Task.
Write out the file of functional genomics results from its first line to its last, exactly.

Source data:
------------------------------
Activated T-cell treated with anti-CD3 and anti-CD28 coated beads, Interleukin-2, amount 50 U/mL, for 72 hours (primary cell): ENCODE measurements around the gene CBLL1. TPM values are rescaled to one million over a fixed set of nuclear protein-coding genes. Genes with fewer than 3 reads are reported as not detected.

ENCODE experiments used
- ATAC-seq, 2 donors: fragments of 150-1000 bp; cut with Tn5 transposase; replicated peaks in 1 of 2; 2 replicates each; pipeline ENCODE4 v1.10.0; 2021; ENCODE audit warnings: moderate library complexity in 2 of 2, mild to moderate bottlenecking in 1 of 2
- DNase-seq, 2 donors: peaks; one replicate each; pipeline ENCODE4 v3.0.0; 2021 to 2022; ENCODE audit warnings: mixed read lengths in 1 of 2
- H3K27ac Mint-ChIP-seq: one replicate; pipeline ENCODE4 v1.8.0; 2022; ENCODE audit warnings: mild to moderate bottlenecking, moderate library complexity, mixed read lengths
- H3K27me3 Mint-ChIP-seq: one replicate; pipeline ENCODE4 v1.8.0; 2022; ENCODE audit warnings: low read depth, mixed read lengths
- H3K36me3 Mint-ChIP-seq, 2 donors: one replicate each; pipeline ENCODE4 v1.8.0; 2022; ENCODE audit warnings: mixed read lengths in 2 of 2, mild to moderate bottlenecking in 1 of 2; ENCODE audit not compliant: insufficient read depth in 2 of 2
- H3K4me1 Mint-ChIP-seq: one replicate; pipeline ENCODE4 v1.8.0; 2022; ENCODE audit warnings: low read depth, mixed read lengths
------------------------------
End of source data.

Activated T-cell treated with anti-CD3 and anti-CD28 coated beads, Interleukin-2, amount 50 U/mL, for 72 hours (primary cell): ENCODE measurements around the gene CBLL1. TPM values are rescaled to one million over a fixed set of nuclear protein-coding genes. Genes with fewer than 3 reads are reported as not detected.

ENCODE experiments used
- ATAC-seq, 2 donors: fragments of 150-1000 bp; cut with Tn5 transposase; replicated peaks in 1 of 2; 2 replicates each; pipeline ENCODE4 v1.10.0; 2021; ENCODE audit warnings: moderate library complexity in 2 of 2, mild to moderate bottlenecking in 1 of 2
- DNase-seq, 2 donors: peaks; one replicate each; pipeline ENCODE4 v3.0.0; 2021 to 2022; ENCODE audit warnings: mixed read lengths in 1 of 2
- H3K27ac Mint-ChIP-seq: one replicate; pipeline ENCODE4 v1.8.0; 2022; ENCODE audit warnings: mild to moderate bottlenecking, moderate library complexity, mixed read lengths
- H3K27me3 Mint-ChIP-seq: one replicate; pipeline ENCODE4 v1.8.0; 2022; ENCODE audit warnings: low read depth, mixed read lengths
- H3K36me3 Mint-ChIP-seq, 2 donors: one replicate each; pipeline ENCODE4 v1.8.0; 2022; ENCODE audit warnings: mixed read lengths in 2 of 2, mild to moderate bottlenecking in 1 of 2; ENCODE audit not compliant: insufficient read depth in 2 of 2
- H3K4me1 Mint-ChIP-seq: one replicate; pipeline ENCODE4 v1.8.0; 2022; ENCODE audit warnings: low read depth, mixed read lengths